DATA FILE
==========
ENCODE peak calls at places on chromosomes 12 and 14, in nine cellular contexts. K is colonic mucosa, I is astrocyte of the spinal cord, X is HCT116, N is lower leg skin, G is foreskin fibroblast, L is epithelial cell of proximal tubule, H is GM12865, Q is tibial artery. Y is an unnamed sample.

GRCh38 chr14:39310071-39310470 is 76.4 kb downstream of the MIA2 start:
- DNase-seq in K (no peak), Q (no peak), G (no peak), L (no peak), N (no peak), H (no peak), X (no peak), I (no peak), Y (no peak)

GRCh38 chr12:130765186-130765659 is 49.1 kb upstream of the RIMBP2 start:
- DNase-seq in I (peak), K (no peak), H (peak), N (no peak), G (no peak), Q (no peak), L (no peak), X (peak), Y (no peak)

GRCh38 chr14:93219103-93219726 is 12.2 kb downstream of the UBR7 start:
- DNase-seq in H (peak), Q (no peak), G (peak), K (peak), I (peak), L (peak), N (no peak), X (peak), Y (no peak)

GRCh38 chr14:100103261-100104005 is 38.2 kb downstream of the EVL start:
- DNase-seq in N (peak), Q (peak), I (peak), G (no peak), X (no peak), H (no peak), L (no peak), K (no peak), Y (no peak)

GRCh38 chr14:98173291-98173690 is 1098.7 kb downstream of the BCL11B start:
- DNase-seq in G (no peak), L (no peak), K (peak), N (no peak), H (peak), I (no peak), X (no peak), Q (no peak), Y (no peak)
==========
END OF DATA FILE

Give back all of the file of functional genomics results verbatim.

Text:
ENCODE peak calls at places on chromosomes 12 and 14, in nine cellular contexts. K is colonic mucosa, I is astrocyte of the spinal cord, X is HCT116, N is lower leg skin, G is foreskin fibroblast, L is epithelial cell of proximal tubule, H is GM12865, Q is tibial artery. Y is an unnamed sample.

GRCh38 chr14:39310071-39310470 is 76.4 kb downstream of the MIA2 start:
- DNase-seq in K (no peak), Q (no peak), G (no peak), L (no peak), N (no peak), H (no peak), X (no peak), I (no peak), Y (no peak)

GRCh38 chr12:130765186-130765659 is 49.1 kb upstream of the RIMBP2 start:
- DNase-seq in I (peak), K (no peak), H (peak), N (no peak), G (no peak), Q (no peak), L (no peak), X (peak), Y (no peak)

GRCh38 chr14:93219103-93219726 is 12.2 kb downstream of the UBR7 start:
- DNase-seq in H (peak), Q (no peak), G (peak), K (peak), I (peak), L (peak), N (no peak), X (peak), Y (no peak)

GRCh38 chr14:100103261-100104005 is 38.2 kb downstream of the EVL start:
- DNase-seq in N (peak), Q (peak), I (peak), G (no peak), X (no peak), H (no peak), L (no peak), K (no peak), Y (no peak)

GRCh38 chr14:98173291-98173690 is 1098.7 kb downstream of the BCL11B start:
- DNase-seq in G (no peak), L (no peak), K (peak), N (no peak), H (peak), I (no peak), X (no peak), Q (no peak), Y (no peak)